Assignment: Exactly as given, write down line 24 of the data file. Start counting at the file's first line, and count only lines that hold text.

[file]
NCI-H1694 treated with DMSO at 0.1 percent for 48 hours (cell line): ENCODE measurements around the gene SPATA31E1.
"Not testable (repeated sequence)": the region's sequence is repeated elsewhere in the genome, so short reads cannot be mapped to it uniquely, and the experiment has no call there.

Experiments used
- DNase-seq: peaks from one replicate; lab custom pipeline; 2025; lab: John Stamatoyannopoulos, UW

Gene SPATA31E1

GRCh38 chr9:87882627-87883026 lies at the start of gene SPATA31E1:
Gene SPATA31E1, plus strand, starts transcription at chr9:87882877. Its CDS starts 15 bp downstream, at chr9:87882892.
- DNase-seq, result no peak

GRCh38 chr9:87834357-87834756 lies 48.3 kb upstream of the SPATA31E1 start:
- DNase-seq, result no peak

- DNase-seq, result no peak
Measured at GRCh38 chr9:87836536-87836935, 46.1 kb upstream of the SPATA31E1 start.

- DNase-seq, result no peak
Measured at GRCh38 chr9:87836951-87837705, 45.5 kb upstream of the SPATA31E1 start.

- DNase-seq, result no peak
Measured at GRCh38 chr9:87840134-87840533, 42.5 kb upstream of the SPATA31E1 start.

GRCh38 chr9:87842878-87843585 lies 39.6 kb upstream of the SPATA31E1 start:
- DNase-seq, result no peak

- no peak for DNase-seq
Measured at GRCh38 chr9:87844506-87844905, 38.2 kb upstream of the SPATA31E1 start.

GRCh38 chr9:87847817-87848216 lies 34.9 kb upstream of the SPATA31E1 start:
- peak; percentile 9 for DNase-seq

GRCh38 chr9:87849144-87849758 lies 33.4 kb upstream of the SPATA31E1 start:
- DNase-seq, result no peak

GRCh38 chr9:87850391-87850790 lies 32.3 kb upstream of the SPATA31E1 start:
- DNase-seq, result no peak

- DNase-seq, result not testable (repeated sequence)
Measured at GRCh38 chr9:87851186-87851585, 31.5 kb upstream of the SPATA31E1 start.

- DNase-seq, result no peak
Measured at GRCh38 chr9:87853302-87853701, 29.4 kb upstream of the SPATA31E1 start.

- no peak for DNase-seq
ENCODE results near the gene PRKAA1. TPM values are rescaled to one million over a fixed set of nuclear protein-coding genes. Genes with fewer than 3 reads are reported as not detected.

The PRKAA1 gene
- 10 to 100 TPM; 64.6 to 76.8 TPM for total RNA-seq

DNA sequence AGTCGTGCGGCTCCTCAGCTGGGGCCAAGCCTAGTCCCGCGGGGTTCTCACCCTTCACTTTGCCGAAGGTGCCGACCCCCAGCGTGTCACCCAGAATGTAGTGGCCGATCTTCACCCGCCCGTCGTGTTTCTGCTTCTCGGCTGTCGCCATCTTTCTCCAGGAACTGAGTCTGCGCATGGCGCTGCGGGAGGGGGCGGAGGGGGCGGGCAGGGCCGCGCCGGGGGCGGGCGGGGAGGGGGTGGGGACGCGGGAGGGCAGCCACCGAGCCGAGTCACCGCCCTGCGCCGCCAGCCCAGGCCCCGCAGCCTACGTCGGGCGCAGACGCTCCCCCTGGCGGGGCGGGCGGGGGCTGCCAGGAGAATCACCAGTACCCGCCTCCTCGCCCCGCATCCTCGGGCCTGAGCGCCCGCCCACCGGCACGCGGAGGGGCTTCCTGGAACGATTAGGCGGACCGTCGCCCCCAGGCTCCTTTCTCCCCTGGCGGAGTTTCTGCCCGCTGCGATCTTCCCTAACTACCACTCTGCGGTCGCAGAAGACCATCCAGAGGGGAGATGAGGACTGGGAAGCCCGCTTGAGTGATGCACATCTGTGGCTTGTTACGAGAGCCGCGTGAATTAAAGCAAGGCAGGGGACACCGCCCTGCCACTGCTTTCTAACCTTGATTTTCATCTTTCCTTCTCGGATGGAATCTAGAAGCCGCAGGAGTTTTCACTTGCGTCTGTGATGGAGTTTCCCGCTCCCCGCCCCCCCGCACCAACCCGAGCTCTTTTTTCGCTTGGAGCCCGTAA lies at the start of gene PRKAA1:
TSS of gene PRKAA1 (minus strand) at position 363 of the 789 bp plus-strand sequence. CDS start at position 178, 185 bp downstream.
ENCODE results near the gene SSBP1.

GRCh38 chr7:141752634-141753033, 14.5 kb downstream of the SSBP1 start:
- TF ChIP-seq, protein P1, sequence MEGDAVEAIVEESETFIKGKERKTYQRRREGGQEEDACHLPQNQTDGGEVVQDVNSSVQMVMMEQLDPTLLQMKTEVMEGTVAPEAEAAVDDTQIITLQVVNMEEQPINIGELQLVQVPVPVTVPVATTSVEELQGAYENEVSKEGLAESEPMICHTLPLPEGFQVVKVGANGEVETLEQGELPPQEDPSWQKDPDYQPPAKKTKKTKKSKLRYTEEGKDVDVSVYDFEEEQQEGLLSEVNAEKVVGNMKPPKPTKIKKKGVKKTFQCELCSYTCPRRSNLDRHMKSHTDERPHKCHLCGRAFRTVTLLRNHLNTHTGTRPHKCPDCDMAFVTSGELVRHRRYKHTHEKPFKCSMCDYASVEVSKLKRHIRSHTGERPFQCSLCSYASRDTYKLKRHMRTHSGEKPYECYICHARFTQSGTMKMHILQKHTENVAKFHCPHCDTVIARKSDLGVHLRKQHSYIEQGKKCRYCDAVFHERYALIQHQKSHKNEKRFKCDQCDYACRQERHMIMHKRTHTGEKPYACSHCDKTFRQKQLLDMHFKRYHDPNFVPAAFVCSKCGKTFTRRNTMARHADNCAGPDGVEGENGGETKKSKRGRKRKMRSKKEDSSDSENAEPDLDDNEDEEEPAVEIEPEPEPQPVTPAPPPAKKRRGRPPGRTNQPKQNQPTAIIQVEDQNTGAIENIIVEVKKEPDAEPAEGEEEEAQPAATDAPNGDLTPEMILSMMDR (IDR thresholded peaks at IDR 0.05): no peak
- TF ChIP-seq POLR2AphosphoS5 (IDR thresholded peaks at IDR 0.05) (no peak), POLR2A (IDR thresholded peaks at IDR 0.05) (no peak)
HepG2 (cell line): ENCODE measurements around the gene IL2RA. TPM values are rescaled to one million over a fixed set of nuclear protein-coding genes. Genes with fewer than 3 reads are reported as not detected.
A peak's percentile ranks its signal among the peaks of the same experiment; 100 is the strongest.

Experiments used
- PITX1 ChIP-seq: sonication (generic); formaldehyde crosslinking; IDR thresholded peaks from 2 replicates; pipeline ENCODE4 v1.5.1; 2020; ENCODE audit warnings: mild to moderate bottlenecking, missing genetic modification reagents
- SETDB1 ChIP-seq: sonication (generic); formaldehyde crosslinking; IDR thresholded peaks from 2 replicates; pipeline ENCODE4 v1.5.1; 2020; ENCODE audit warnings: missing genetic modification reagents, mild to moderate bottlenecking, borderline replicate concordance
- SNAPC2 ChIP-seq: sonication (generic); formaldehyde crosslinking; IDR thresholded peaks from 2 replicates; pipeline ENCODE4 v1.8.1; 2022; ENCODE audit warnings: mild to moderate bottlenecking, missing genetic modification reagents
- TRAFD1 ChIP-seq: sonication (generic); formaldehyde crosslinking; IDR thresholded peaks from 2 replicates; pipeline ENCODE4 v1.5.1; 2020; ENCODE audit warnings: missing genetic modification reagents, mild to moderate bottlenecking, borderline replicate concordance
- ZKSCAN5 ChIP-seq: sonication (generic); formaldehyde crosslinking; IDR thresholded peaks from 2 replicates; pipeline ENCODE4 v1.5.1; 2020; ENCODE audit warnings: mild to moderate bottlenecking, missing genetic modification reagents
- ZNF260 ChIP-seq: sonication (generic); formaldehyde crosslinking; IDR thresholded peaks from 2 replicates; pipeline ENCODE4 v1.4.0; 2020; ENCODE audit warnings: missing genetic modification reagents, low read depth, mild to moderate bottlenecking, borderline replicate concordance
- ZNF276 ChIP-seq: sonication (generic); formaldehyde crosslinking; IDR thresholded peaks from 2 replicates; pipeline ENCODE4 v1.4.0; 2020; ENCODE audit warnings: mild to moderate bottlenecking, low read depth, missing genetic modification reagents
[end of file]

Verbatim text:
- DNase-seq, result no peak